The feeling in the room was hard to read…on the one hand when Kris Thompson, TRIC employee and Lance Gilman employee and roommate got up during public comment to put lipstick on this pig he said that the Bond hadn’t been heard by the board with jurisdiction over these matters. That it was a preliminary finding and that there were still a string of people for it to go thru.
On the other hand, the information I was given is not optimistic as far as having TRIC revenue paying for the Bond….just not enough incremental revenue in the short/medium run.
Sam Toll, Editor of the Storey Teller, got up to ask the Commission not to burden then taxpayers with this bond. He told them that those who benefit from the pipeline should be the one paying for it directly not by diverting TRIC revenues which belong to the citizens of Storey County.
Next Sam asked the Commission to schedule “workshops” as a separate meeting and after hours so that there can be more participation by Storey County Residents. As it stand now, these “workshops” are held as an agenda item within the Commission meeting and there isn’t enough time, or structure to allow people to hash things out and for the commission to gather robust inputs from the public.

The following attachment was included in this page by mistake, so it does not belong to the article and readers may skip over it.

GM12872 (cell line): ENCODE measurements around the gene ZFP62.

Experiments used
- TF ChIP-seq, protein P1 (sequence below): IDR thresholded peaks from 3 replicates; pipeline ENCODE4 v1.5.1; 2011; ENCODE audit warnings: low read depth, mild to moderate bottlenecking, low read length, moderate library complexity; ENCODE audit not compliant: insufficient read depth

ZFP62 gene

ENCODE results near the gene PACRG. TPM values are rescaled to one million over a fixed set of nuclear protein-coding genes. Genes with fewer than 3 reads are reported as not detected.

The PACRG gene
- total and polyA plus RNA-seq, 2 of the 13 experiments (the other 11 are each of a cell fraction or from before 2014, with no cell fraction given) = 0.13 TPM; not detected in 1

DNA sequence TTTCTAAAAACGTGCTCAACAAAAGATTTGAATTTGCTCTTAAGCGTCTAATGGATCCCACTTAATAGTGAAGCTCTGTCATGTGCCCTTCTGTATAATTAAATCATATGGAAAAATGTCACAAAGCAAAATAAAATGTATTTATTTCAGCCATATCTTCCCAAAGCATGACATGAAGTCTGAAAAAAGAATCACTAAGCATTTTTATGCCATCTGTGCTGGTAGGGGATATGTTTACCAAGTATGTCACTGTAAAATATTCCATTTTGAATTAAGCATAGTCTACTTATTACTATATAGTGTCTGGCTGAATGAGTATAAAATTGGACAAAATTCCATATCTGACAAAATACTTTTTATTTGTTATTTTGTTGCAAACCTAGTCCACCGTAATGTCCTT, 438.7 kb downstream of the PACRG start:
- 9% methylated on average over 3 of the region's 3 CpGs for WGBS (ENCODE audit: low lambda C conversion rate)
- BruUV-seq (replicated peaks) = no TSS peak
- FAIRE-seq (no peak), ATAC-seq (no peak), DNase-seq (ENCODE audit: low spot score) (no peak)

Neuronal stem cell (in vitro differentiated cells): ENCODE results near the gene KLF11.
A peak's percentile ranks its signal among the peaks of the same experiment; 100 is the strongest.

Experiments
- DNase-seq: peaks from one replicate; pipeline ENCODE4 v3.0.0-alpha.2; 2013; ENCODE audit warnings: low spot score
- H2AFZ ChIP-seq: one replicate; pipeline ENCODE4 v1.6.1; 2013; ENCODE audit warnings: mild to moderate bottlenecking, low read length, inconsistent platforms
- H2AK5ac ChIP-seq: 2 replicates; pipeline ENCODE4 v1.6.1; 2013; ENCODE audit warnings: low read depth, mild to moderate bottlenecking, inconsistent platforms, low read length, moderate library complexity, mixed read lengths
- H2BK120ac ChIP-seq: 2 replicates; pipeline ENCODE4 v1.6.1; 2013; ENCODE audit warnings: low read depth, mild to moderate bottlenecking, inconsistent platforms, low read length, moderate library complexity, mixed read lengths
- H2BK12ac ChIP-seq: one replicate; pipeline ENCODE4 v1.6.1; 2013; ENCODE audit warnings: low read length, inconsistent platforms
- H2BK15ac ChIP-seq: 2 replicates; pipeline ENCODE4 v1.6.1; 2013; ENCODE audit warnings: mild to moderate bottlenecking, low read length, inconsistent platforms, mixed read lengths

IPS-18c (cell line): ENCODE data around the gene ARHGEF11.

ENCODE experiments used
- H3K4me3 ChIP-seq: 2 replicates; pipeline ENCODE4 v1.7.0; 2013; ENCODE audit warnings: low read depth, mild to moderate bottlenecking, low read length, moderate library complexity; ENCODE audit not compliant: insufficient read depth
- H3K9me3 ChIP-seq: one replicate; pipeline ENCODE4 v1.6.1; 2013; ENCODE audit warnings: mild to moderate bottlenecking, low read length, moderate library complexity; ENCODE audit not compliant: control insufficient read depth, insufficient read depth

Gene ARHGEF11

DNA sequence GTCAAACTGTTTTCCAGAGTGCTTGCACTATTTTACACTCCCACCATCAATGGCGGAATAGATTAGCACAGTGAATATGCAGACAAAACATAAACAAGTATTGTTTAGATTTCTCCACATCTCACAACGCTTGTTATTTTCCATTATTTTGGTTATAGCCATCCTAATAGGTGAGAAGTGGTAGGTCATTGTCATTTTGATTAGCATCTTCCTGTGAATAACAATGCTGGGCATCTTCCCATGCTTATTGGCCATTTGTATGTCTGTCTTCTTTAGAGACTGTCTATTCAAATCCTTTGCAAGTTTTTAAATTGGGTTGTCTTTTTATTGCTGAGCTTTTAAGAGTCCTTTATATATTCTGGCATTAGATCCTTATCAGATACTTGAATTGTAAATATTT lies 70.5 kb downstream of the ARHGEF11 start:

This request fell on deaf ears….along with Sam’s prior requests to allow Public Comment at the beginning of the meeting as required by NRS.
Sam also asked if the $900k budget for the transferred Fire Marshal and Business License functions has moved from the Fire District to Community Development. Pat Whitten replied that the Fire Marshal function was contracted out and not transferred out and that the General Fund has covered those services in the past. Pat noted that there will actually be savings all around as a result of the changes.